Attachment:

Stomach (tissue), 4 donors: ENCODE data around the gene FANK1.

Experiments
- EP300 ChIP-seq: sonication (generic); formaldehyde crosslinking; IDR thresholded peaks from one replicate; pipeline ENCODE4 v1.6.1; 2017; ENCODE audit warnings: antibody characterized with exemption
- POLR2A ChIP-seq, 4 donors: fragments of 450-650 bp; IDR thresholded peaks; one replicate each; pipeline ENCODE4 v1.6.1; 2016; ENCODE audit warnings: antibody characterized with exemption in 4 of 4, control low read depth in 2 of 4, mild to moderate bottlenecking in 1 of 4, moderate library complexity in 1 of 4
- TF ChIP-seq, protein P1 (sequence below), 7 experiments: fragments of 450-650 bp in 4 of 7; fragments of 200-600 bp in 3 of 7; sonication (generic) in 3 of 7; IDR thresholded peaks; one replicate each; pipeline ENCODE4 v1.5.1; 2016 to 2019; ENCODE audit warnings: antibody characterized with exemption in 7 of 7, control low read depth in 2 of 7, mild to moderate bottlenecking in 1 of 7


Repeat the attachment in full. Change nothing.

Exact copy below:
Stomach (tissue), 4 donors: ENCODE data around the gene FANK1.

Experiments
- EP300 ChIP-seq: sonication (generic); formaldehyde crosslinking; IDR thresholded peaks from one replicate; pipeline ENCODE4 v1.6.1; 2017; ENCODE audit warnings: antibody characterized with exemption
- POLR2A ChIP-seq, 4 donors: fragments of 450-650 bp; IDR thresholded peaks; one replicate each; pipeline ENCODE4 v1.6.1; 2016; ENCODE audit warnings: antibody characterized with exemption in 4 of 4, control low read depth in 2 of 4, mild to moderate bottlenecking in 1 of 4, moderate library complexity in 1 of 4
- TF ChIP-seq, protein P1 (sequence below), 7 experiments: fragments of 450-650 bp in 4 of 7; fragments of 200-600 bp in 3 of 7; sonication (generic) in 3 of 7; IDR thresholded peaks; one replicate each; pipeline ENCODE4 v1.5.1; 2016 to 2019; ENCODE audit warnings: antibody characterized with exemption in 7 of 7, control low read depth in 2 of 7, mild to moderate bottlenecking in 1 of 7